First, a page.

Health Tech Company Meditab Leaks Patient’s Medical Records

Posted by
Mar 20, 2019
Reviewed by
Jan 16, 2024
min. read
Table of Contents

Doctor’s notes, prescriptions, and blood test results are only a few of the types of medical information that Meditab leaked. The California-based company provides software in the healthcare industry. Their goal is to help medical practices and pharmacies organize their business operations. In addition to their software, they also process electronic faxes for healthcare providers. It was this insecure service that left personally identifiable information (PII) up for grabs.

Discovering the Exposed Server

The primary way that healthcare providers share patient files with pharmacies and other medical professionals is through electronic faxes. These faxes are sent to an email inbox instead of a fax machine. Most of these faxes are encrypted using a reliable system. In Meditab’s case, there was no encryption whatsoever.

The cybersecurity company, SpiderSilk, found that the fax server had no password. Without a password, anyone could read the incoming faxes. The server was running using an Elasticsearch database. This database stores, retrieves, and manages documents and indexes the information to make it easily searchable.

Aside from medical data, the faxes contained names, addresses, social security numbers, and in some cases health insurance information. The database contained 6 million records since March 2018.

Consequences for the Company

The fax server that healthcare groups were using was hosted on a smaller domain under MedPharm Services. It is an affiliate of Meditab and became its own company in Puerto Rico. The founder and general counsel of the company claimed that they were looking into the issue to judge the scope of the potential exposure. There was no clear statement about how long the data had been exposed on the server or if anyone else had discovered the flaw.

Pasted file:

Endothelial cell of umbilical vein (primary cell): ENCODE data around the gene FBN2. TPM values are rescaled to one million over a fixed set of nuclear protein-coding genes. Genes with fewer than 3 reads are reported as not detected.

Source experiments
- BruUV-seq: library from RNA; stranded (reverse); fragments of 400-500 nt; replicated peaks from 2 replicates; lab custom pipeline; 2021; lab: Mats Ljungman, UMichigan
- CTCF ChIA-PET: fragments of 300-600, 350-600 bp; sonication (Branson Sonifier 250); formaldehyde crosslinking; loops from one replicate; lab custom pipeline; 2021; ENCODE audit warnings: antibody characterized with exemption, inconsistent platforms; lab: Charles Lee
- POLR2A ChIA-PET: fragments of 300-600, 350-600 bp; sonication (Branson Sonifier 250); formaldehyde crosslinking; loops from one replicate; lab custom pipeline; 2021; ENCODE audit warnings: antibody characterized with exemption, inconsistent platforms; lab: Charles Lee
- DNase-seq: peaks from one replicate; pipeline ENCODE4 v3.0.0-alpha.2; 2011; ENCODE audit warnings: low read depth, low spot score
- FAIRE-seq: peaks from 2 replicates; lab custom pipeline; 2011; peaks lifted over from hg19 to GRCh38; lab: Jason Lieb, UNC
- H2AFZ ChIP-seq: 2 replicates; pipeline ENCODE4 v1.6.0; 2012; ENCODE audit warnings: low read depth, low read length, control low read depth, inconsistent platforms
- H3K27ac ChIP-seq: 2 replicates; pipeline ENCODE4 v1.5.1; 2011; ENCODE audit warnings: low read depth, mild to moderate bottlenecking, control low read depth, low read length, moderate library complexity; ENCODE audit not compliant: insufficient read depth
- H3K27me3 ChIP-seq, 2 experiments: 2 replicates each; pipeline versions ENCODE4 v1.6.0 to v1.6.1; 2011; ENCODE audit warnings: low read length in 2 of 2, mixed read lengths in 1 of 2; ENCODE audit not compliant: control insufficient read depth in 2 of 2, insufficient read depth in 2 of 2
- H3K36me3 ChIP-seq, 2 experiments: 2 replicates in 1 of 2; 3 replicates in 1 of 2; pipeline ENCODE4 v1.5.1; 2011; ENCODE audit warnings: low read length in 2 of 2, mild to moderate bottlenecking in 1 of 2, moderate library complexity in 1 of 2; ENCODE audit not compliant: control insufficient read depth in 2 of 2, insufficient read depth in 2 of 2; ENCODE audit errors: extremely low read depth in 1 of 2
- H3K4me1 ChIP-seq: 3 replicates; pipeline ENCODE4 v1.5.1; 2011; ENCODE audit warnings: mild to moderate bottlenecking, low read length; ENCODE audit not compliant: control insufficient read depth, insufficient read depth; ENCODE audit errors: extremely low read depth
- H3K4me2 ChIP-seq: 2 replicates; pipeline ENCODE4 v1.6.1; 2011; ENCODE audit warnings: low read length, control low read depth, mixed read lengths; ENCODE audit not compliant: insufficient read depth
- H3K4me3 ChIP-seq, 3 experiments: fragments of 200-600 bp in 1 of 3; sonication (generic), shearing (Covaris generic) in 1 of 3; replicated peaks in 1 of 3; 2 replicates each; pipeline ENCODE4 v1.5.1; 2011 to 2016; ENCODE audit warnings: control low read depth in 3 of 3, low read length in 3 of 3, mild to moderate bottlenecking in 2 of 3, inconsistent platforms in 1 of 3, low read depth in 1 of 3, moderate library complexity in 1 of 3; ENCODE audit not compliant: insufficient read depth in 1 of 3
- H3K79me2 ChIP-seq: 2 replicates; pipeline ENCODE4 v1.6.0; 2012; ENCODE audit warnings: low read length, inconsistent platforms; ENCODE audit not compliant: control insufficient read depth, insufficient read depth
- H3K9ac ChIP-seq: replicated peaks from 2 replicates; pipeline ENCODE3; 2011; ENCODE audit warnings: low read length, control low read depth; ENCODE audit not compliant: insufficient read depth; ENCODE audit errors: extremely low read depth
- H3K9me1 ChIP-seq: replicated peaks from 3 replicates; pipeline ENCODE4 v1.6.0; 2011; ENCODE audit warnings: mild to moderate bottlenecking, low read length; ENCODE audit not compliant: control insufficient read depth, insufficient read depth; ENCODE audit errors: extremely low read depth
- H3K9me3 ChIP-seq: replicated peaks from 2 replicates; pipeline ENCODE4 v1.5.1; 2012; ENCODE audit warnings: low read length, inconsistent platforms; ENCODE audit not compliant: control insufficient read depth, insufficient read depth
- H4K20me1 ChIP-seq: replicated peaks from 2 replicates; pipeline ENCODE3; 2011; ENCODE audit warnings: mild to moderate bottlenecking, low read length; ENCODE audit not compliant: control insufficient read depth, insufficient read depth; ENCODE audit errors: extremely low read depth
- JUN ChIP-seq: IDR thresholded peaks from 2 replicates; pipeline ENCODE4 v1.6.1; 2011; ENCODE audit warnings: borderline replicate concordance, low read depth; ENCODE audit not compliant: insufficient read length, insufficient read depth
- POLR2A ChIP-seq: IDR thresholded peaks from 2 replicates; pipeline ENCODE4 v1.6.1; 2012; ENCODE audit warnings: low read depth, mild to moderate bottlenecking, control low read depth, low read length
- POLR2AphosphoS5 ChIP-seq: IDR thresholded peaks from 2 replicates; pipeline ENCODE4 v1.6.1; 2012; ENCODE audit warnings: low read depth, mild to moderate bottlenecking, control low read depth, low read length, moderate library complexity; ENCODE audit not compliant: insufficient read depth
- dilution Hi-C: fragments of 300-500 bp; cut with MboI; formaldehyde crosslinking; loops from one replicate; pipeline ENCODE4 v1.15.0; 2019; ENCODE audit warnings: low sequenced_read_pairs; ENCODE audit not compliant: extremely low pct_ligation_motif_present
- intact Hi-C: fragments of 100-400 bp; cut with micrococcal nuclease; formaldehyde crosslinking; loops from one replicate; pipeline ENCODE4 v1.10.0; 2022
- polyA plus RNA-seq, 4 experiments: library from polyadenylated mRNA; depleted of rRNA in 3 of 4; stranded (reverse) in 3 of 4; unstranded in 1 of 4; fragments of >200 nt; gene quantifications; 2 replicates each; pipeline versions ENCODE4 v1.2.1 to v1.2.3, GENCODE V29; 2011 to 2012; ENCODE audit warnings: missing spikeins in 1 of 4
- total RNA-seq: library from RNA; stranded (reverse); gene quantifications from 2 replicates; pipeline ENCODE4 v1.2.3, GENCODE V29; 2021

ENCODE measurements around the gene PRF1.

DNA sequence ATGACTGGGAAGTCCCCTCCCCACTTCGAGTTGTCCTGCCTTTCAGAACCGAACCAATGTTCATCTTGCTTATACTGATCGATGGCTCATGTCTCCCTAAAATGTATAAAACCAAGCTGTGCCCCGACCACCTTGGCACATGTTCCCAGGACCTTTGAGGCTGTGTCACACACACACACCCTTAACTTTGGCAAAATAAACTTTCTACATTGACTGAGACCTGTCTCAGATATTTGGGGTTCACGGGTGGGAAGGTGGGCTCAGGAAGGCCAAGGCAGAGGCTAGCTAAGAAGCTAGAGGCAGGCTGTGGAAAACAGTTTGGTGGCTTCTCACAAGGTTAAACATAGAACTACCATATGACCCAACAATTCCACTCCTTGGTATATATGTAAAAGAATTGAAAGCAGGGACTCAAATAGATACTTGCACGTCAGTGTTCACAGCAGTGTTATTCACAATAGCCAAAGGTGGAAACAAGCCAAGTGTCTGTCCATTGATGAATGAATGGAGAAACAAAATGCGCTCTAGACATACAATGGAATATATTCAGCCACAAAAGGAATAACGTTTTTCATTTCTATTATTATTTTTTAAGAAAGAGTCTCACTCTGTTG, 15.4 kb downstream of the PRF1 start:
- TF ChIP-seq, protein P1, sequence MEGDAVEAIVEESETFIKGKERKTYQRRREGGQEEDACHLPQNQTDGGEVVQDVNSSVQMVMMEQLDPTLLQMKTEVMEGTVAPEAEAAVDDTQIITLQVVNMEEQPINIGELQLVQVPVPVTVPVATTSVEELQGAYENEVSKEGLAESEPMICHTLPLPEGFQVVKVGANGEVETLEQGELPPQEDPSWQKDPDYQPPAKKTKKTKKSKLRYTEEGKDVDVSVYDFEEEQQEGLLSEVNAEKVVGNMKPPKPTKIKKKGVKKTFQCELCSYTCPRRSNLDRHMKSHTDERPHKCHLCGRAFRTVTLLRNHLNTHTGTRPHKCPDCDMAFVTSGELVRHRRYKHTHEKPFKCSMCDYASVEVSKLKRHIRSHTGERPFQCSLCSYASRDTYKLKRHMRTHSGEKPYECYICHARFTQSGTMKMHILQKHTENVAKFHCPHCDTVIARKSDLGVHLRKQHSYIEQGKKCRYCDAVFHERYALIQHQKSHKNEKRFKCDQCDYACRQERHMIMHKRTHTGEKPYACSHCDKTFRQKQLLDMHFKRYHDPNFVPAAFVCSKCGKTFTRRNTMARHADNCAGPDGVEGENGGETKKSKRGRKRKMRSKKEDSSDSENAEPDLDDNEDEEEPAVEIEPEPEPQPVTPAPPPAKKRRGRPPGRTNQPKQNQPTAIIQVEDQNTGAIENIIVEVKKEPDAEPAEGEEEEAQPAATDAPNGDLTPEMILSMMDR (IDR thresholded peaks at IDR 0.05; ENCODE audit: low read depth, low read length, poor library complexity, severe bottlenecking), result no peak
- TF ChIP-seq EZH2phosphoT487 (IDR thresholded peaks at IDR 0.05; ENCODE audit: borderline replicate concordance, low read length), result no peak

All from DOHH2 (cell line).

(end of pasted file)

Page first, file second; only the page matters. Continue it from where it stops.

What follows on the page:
General Counsel at Meditab and MedPharm Services, Angel Marrero said that the fax server was taken down immediately after they were notified of the flaw. He added that the company would be taking precautions such as:

  • Conducting a security check of all services
  • Having additional penetration testing as a part of the server development
  • Implement a bug bounty program to report flaws directly

Ideal Solutions for Transferring Health Records

According to, most healthcare providers send patient’s health information through Health Information Service Providers. These providers encrypt the information as it is sent to the other practice. Once it is delivered, the receiving HISP will decrypt the information. While encryption is the best chance for security, smaller healthcare practices still send and receive faxes.

SecureData’s line of SecureDrives are the only hardware-encrypted storage solution on the market. It can keep patient information completely secure in transit. The only way to access the files is with a unique PIN or the DataLock App on your mobile device.

SecureData Can Help

In addition to our SecureDrives, our data recovery specialists have decades of experience recovering files and emails. For medical records that are faxed directly to an email, they are susceptible to corruption and viruses


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Allan Buxton

Allan Buxton is the Senior Data Recovery & Digital Forensics Expert for Secure Data Recovery Services. He has worked in the digital forensics and data recovery industries for more than two decades, establishing himself as a preeminent subject expert. In that time, he has completed over 500 forensic examinations for criminal and civil cases. He is proficient across numerous analysis applications and understands how to recover data from damaged or malfunctioning devices.

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